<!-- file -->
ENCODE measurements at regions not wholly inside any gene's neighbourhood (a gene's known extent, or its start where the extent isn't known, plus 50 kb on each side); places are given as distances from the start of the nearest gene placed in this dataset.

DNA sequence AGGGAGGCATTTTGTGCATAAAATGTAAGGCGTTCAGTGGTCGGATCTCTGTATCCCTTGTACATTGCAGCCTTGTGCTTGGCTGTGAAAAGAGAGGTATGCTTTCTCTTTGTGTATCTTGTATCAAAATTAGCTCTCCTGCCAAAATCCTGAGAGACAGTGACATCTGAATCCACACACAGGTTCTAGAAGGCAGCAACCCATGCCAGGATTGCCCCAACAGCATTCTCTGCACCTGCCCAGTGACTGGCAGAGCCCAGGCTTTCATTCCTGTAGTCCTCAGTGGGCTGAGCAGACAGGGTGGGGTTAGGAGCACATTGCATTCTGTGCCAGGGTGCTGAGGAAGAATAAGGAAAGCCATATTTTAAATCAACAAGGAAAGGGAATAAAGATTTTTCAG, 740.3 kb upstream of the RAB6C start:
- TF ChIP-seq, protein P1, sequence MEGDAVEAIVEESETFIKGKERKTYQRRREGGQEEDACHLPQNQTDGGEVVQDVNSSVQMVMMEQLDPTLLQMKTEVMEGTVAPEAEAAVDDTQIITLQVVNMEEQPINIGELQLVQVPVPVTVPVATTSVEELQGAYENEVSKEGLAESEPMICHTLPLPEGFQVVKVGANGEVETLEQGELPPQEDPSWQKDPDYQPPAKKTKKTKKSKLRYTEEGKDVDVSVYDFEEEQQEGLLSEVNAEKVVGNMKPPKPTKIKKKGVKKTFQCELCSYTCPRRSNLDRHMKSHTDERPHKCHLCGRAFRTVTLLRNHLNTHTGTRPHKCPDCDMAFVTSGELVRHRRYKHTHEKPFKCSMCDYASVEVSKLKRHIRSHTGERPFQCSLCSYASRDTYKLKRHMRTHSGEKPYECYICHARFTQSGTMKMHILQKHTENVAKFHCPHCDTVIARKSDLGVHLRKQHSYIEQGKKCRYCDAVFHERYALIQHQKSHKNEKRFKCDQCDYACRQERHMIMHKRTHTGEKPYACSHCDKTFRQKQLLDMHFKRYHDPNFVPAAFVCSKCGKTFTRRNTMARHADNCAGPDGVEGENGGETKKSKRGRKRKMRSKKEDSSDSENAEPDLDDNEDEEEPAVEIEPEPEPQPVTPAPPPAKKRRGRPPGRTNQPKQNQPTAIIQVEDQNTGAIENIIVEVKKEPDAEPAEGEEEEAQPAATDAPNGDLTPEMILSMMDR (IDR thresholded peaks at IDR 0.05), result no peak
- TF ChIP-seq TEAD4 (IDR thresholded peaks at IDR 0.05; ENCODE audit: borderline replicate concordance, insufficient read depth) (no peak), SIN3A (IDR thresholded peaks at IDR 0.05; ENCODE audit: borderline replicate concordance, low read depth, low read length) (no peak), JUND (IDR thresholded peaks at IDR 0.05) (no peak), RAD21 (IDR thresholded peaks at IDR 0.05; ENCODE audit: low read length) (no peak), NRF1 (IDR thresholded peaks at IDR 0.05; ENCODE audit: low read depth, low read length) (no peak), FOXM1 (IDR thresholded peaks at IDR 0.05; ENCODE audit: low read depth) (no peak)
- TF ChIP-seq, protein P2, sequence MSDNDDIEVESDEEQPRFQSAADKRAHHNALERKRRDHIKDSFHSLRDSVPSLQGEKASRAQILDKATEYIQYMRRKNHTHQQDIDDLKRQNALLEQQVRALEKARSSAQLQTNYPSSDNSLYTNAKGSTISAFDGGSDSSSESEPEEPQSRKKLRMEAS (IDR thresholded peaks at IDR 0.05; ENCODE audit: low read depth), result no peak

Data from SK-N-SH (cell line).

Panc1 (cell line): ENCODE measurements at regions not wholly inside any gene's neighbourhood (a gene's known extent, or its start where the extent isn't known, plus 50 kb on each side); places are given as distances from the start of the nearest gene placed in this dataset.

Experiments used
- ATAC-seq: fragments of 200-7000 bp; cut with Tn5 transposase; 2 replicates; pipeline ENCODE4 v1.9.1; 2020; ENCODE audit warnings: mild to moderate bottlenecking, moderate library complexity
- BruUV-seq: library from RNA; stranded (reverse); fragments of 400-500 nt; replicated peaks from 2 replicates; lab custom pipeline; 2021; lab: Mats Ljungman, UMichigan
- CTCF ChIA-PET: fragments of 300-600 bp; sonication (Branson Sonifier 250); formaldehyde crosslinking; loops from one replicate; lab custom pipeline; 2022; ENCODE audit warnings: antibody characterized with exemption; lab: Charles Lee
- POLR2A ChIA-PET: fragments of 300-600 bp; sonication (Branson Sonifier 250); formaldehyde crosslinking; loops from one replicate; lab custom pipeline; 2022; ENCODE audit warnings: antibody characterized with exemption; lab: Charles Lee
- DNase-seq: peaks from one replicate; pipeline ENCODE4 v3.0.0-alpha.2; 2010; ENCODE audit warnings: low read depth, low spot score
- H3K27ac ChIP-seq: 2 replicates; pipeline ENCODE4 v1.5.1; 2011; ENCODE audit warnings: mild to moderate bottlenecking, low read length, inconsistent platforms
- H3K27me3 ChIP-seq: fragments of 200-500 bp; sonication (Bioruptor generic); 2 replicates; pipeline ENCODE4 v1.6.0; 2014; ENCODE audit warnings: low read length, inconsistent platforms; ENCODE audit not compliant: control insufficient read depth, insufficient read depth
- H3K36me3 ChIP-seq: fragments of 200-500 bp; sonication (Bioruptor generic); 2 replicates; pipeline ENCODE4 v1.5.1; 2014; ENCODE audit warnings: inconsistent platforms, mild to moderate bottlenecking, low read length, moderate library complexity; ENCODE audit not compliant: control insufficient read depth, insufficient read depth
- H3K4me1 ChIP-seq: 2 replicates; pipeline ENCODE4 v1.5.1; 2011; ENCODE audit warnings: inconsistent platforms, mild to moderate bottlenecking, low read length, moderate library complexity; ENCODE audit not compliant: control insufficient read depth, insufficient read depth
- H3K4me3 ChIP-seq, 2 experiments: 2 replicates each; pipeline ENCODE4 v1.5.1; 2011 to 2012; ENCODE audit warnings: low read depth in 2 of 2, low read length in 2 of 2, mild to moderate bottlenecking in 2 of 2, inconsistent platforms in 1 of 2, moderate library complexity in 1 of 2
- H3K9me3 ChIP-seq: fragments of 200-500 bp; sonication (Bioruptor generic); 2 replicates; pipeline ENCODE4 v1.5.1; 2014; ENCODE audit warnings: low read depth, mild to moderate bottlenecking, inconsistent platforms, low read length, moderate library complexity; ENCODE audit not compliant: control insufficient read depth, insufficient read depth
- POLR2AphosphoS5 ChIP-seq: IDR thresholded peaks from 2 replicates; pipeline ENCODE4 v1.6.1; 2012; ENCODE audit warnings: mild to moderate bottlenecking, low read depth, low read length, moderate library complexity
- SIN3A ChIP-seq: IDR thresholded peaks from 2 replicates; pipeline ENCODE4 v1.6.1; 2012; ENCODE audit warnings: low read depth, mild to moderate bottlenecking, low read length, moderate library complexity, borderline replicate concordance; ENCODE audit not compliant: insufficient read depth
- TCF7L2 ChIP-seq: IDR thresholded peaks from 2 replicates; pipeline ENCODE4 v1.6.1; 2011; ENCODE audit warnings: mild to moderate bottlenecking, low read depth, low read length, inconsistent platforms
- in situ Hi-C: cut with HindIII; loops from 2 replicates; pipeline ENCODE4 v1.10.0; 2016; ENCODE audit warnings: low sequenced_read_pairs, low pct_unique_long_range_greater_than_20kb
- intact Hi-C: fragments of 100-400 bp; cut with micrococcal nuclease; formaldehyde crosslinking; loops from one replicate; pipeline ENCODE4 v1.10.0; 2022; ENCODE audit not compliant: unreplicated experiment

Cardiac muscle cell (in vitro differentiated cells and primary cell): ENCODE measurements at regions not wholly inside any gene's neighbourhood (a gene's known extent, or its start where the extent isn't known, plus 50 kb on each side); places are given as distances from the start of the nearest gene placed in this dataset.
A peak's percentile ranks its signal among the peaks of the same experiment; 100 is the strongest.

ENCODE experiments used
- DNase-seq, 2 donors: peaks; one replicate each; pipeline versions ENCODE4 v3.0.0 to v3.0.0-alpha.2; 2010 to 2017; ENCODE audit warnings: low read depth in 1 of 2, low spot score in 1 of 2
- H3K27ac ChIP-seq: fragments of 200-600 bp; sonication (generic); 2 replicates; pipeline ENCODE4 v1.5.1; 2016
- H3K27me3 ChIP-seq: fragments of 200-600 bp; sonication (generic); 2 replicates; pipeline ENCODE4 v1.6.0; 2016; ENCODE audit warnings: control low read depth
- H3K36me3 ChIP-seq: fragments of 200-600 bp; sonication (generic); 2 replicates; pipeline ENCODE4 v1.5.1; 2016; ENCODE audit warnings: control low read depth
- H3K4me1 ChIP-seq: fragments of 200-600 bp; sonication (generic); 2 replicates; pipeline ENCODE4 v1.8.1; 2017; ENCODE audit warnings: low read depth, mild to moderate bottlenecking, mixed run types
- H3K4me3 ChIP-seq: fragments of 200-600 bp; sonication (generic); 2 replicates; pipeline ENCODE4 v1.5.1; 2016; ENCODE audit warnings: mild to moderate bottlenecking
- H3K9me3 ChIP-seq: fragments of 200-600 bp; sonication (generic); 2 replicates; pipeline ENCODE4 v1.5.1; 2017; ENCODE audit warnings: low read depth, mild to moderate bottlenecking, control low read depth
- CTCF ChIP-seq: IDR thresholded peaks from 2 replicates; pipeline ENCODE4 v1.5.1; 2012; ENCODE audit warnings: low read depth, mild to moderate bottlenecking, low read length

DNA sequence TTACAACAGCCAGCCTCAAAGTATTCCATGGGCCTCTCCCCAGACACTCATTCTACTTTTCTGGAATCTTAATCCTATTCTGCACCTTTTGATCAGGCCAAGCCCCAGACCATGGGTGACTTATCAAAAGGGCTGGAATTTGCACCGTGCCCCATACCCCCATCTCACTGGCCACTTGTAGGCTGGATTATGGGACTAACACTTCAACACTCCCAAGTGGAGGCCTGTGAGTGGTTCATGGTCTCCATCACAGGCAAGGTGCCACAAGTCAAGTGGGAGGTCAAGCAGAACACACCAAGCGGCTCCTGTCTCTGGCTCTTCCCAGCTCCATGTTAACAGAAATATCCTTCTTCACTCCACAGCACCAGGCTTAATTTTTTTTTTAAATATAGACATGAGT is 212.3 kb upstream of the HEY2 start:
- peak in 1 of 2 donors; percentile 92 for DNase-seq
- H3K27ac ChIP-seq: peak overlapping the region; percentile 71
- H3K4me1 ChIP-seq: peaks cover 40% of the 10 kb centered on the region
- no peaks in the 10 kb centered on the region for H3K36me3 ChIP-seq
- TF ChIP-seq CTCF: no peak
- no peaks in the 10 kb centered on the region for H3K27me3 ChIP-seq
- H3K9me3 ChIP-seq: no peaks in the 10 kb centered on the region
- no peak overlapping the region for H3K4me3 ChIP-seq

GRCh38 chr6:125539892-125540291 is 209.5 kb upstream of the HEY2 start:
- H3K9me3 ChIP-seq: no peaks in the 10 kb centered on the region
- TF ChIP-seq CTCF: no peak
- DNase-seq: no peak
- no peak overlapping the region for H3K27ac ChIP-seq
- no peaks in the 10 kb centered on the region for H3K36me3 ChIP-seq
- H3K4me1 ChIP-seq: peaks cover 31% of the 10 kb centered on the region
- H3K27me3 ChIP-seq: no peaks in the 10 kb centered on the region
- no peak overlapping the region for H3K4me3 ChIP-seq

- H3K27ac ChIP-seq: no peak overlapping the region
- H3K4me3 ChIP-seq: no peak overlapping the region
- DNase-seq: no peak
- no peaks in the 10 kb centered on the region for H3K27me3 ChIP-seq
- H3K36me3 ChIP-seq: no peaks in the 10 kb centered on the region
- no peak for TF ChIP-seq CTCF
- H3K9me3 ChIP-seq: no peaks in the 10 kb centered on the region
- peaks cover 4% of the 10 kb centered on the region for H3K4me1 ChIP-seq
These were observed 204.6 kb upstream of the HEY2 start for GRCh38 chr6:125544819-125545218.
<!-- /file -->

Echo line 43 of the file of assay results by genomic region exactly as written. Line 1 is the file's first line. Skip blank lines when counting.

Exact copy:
- H3K9me3 ChIP-seq: no peaks in the 10 kb centered on the region